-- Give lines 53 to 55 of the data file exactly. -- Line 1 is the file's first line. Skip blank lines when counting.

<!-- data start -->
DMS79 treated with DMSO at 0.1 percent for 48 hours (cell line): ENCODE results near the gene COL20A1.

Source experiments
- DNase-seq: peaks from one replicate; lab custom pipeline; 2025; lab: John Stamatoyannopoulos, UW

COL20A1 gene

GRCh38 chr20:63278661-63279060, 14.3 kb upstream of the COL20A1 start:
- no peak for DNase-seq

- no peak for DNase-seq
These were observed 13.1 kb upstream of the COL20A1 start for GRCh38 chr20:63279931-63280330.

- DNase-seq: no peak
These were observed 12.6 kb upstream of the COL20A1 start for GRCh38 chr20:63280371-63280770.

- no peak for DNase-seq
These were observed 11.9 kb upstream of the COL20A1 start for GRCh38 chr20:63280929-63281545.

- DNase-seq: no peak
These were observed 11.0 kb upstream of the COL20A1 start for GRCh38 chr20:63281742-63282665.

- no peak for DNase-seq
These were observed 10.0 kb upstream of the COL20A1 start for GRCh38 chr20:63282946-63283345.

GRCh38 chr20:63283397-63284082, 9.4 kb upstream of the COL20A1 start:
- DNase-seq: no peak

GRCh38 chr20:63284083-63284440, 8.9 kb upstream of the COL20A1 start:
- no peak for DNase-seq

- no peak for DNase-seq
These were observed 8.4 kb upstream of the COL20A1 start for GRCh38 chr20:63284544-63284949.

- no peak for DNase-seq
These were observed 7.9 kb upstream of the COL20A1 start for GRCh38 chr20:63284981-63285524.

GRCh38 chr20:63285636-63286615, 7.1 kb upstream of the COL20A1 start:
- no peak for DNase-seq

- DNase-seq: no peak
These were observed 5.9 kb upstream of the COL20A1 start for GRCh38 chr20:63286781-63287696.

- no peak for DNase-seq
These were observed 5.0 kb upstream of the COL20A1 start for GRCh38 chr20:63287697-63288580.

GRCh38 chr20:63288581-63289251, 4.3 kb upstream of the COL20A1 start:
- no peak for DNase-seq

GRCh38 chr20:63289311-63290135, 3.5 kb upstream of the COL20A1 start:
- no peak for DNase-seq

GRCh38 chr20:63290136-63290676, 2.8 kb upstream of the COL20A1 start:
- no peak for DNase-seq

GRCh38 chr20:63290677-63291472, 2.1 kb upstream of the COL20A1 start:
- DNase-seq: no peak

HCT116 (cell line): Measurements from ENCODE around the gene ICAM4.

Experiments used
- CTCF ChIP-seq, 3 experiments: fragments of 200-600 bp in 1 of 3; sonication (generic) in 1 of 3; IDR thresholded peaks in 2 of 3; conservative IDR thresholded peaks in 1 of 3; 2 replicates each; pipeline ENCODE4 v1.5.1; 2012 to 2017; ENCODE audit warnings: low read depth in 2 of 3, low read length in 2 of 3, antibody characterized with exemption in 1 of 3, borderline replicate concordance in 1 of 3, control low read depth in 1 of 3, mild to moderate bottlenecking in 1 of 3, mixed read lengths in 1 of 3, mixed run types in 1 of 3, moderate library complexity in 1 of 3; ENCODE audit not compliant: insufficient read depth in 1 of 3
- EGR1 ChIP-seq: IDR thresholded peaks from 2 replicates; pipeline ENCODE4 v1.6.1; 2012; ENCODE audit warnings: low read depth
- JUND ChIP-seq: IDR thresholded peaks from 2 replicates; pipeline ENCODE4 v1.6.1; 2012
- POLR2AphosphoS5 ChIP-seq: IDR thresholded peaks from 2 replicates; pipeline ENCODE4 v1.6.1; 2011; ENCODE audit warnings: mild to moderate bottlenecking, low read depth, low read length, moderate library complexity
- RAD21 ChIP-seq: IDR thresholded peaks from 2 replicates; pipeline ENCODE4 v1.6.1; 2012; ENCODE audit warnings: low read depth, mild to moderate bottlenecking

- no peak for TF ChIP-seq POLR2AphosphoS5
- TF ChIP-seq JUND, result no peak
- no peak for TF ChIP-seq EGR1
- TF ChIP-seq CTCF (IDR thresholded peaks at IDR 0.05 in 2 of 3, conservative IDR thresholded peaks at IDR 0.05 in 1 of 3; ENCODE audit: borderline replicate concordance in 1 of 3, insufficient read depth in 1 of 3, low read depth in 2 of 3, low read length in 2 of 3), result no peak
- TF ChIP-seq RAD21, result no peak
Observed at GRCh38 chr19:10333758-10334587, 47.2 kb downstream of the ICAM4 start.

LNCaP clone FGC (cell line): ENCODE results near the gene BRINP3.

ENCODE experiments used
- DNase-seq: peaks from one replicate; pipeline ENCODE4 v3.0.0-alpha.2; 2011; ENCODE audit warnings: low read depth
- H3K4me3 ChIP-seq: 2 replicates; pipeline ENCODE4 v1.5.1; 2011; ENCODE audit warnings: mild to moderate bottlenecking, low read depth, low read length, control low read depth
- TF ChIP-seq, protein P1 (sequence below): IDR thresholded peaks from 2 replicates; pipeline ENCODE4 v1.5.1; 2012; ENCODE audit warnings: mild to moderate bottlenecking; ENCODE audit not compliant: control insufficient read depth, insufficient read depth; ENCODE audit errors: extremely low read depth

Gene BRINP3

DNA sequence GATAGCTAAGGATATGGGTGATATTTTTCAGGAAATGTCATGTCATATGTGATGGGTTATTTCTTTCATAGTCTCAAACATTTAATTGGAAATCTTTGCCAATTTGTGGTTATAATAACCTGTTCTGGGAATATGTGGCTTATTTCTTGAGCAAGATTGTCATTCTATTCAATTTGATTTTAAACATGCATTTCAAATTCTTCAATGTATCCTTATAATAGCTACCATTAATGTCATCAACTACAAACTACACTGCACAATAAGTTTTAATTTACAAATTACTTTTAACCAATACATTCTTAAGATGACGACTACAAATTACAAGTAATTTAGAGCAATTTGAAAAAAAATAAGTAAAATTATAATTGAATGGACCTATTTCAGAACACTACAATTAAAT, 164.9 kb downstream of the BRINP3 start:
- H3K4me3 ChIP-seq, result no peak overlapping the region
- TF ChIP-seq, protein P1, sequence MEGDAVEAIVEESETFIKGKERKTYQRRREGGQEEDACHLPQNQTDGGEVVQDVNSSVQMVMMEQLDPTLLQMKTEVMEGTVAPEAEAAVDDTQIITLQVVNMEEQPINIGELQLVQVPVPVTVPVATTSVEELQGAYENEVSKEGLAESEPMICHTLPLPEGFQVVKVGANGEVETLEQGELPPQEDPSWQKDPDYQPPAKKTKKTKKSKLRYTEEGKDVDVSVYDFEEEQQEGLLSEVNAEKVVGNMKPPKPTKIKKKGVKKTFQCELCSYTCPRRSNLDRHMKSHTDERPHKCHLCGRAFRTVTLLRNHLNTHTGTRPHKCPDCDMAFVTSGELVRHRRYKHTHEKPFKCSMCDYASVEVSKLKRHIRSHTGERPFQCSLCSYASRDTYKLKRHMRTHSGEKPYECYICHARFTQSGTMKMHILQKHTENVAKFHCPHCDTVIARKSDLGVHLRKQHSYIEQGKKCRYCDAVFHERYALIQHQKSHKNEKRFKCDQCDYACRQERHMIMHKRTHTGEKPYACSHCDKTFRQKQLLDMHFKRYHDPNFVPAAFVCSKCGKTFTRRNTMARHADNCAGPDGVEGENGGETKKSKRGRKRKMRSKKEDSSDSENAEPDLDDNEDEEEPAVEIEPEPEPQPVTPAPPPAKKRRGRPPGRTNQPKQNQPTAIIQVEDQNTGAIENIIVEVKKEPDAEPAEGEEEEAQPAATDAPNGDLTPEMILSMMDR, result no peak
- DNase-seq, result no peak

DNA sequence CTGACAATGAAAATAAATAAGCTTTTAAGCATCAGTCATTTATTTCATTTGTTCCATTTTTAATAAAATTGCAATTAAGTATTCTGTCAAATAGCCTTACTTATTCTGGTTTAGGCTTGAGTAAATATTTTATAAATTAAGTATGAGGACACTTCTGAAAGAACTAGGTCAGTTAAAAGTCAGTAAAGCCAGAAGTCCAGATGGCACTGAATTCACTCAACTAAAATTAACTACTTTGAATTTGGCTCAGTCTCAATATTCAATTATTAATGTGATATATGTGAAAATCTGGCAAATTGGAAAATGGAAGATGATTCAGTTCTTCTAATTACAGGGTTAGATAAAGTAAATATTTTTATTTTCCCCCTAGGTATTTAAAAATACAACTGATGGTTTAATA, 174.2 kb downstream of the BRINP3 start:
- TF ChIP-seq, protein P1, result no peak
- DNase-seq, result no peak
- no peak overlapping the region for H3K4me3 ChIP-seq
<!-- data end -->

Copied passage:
ENCODE experiments used
- DNase-seq: peaks from one replicate; pipeline ENCODE4 v3.0.0-alpha.2; 2011; ENCODE audit warnings: low read depth
- H3K4me3 ChIP-seq: 2 replicates; pipeline ENCODE4 v1.5.1; 2011; ENCODE audit warnings: mild to moderate bottlenecking, low read depth, low read length, control low read depth